I have been told by executives in a number of shipping companies that more and more of the Asia/Europe trade is being routed round the Cape of Good Hope, taking the long route round Africa rather than the shorter Suez route. This is intriguing: it is, in effect, a reversal of all trends since Suez was reopened.
The logic for the shift is impeccable. First, piracy. Somalia has no stable government and few opportunites to earn a living: Somalis have taken to piracy in a big way in response. You can’t be surprised: ransom for a large, high profile ship can run into the millions of dollars.
Now Somalia is strategically placed: on the Horn of Africa, it dominates the approach to the Red Sea and the Suez Canal. The problem becomes clear now: if you avoid the Somali coast, then Suez is out of reach.
With high oil prices, the cost of the longer journey was prohibitive. But then oil – and with it the bunker prices for the fuel ships actually used – collapsed. The longer route now became viable.
Note that some shipping lines, in an effort to keep their ships moving with less cargo to carry, chose to slow their ships down. Longer rotations means the same number of ships carry less freight. This does not apply to the majors, as far as I know. But still.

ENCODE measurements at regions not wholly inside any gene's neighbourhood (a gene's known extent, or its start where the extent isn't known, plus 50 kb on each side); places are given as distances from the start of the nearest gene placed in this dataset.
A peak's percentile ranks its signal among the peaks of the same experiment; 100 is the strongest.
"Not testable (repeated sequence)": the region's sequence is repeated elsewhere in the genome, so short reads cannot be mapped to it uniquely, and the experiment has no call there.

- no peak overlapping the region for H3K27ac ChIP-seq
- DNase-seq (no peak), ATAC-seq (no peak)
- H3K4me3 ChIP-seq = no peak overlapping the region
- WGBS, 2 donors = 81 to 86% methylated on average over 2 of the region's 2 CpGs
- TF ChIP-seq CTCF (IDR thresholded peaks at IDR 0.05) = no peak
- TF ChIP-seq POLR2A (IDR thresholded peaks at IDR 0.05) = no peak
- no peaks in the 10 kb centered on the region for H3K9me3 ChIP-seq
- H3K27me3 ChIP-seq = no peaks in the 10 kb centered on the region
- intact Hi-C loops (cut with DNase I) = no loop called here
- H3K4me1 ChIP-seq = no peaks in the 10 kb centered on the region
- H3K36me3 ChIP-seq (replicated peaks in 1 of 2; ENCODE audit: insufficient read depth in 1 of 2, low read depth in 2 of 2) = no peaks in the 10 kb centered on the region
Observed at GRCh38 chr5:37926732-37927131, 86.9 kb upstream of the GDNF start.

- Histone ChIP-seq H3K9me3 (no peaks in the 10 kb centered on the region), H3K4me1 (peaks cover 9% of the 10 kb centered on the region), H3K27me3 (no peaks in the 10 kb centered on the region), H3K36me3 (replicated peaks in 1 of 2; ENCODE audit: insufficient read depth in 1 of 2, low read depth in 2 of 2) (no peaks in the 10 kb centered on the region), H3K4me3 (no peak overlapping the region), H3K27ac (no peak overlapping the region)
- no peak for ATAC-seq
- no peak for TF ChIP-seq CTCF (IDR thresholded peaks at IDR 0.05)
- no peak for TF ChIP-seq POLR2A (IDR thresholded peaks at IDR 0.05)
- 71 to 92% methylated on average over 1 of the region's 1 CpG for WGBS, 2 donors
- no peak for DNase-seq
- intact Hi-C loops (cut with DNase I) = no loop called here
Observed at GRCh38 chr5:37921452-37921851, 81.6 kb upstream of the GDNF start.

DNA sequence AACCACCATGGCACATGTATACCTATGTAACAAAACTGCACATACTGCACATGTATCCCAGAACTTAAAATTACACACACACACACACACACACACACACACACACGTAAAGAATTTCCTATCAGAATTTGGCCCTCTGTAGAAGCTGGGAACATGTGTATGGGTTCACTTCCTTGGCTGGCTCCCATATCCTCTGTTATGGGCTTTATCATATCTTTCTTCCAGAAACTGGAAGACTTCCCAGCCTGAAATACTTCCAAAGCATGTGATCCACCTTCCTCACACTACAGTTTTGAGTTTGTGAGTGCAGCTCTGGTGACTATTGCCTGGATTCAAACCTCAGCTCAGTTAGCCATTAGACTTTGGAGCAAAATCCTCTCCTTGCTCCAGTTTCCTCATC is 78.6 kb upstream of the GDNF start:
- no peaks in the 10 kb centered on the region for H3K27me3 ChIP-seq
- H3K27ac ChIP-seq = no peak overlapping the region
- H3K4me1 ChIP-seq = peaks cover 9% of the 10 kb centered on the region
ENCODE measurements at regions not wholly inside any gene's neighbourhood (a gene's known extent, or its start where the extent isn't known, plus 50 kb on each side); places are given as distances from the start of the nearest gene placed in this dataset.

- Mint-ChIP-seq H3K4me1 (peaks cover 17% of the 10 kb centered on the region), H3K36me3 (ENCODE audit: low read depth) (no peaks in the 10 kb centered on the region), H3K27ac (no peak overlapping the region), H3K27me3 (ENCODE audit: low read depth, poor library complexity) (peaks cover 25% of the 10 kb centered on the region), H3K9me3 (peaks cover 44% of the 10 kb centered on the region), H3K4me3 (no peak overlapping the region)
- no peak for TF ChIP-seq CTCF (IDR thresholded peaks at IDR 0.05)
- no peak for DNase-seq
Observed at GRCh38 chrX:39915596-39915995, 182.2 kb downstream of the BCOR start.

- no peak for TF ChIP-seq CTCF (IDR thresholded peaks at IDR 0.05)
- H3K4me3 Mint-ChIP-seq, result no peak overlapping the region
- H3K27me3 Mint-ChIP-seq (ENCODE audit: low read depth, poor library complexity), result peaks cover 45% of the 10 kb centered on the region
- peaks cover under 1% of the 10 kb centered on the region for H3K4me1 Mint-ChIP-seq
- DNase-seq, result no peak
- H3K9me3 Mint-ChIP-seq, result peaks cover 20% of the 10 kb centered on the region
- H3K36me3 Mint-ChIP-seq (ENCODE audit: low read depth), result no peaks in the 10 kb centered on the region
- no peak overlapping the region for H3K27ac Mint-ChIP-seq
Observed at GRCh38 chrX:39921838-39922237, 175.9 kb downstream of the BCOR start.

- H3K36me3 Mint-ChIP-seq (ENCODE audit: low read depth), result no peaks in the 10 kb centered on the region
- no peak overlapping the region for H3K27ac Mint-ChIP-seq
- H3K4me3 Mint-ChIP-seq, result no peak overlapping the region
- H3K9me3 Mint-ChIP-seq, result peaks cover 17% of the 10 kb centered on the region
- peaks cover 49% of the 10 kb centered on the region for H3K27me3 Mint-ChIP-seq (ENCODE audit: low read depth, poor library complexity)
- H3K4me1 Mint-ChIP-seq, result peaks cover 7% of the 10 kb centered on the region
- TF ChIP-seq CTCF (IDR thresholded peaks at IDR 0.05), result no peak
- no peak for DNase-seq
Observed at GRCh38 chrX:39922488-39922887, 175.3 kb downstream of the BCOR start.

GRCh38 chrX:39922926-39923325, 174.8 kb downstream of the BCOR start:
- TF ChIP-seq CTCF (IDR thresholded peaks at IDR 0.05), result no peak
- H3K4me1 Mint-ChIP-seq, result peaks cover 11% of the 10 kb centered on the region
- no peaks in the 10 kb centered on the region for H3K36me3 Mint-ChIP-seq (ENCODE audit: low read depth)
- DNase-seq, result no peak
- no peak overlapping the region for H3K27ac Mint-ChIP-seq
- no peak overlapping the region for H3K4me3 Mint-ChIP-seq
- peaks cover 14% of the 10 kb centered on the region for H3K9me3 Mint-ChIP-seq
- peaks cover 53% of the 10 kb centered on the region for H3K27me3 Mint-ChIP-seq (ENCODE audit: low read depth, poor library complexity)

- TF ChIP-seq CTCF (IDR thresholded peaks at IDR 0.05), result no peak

As an executive of one shipping line told me, one of the reactions to the high cost of fuel was to slow ships down. The trend had been to get freighters (for which read bulk carriers, container vessels, tankers, et cetera) to move faster and faster. But a lot of cargo is not necessarily time sensitive: slow it down, you make considerable savings on fuel and many of the shipping industry’s clients proved willing to wait if it saved them money.
Piracy is now being tackled, with military escorts through a corridor in the straits between Yemen and Somalia and patrols in the western reaches of the Indian Ocean. As events over the past few days have shown, this has not stopped it. Piracy is still a threat, but not as much as it used to be.
The second reason is stranger. I have been told by shipping executives in Malta that the transit rates through the Suez have been raised. This, they say, is driving ships away and onto the long, circumafrican route.
It would, I suppose. There is one problem: I can find no reference to this on the Suez Canal Authority’s website, and have as yet had no answer to an email to them. There is, of course, the statement the Authority made, committing itself to not raising rates this year.
The truth remains that traffic through the canal has dropped, and the main reason for that is not piracy or the price of oil, or even the rates: there is simply less trade to go round!
However this plays out, though, less traffic through the Suez is bad news for Malta. We live on trade, and have leveraged our position – astride the main shipping lanes from Suez to Gibraltar – to establish a tidy transshipment business. But if the main East-West lines start bypassing the Med, that is at risk. And with it, the favourable rates Maltese importers and exporters obtained by piggybacking on this high-volume traffic.